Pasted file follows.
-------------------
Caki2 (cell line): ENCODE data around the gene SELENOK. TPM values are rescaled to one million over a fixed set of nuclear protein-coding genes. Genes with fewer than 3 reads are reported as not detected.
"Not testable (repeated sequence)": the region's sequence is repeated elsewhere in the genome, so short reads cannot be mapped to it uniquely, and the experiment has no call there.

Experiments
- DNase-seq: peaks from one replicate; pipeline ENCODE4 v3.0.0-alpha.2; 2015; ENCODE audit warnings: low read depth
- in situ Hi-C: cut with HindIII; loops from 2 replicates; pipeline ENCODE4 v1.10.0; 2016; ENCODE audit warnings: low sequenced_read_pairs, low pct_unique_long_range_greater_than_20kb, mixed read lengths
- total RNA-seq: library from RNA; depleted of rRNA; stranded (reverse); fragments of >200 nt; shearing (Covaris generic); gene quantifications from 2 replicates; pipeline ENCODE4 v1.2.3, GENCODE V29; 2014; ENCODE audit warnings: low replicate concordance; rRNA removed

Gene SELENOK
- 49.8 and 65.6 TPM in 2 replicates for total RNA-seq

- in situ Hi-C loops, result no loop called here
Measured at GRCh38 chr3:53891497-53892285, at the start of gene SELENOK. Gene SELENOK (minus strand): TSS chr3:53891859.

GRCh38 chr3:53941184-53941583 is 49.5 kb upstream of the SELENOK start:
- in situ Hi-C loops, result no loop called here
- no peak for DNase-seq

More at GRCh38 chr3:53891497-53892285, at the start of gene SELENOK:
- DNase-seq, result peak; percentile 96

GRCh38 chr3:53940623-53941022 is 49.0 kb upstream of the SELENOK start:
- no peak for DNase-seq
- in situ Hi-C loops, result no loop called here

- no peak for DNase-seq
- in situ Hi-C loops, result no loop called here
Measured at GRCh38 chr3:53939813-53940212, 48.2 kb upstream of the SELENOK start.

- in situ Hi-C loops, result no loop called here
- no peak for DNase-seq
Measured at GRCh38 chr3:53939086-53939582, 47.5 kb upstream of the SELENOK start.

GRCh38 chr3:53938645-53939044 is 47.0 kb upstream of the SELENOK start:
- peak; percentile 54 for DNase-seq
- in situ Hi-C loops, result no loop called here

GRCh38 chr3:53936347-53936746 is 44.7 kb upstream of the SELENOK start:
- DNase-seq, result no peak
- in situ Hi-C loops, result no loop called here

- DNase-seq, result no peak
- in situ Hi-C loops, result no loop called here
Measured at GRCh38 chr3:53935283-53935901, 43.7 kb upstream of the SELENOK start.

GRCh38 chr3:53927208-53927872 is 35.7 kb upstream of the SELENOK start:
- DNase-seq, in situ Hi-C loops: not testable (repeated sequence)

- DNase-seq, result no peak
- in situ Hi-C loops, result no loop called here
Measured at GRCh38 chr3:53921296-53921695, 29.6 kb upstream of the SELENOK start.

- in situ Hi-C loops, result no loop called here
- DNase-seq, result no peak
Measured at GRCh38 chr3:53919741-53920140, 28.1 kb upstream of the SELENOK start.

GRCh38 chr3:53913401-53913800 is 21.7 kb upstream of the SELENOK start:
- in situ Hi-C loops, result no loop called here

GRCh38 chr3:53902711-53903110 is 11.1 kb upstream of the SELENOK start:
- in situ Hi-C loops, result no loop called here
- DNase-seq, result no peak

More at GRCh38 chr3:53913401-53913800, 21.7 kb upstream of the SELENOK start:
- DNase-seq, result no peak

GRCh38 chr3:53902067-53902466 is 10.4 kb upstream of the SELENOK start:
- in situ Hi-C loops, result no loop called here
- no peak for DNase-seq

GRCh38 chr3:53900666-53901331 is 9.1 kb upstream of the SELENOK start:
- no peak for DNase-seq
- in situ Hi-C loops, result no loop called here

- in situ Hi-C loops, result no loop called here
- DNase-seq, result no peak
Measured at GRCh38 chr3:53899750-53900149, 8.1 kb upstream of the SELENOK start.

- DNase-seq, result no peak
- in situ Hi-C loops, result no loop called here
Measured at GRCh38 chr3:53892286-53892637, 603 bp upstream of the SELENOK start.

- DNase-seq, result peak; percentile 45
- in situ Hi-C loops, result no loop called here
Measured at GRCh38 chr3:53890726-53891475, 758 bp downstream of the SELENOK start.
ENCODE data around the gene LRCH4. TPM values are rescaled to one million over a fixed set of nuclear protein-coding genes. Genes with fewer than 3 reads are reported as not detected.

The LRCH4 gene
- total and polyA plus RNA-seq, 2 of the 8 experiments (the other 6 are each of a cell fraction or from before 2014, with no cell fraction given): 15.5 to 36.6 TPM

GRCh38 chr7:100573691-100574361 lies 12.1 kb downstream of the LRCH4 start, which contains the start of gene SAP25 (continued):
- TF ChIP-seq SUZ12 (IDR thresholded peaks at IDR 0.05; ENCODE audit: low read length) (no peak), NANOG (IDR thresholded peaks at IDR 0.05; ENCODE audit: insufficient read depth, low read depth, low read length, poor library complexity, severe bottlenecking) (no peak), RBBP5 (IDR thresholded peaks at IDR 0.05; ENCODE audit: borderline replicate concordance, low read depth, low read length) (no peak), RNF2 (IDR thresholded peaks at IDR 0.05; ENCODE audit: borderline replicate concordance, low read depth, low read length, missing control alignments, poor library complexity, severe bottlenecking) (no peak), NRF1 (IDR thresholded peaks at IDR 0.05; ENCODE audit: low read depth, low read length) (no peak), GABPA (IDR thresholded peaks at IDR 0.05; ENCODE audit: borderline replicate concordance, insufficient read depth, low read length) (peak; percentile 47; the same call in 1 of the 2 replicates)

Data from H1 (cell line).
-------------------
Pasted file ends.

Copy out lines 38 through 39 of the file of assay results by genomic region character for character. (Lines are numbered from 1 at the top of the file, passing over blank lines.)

Measured at GRCh38 chr3:53921296-53921695, 29.6 kb upstream of the SELENOK start.

- in situ Hi-C loops, result no loop called here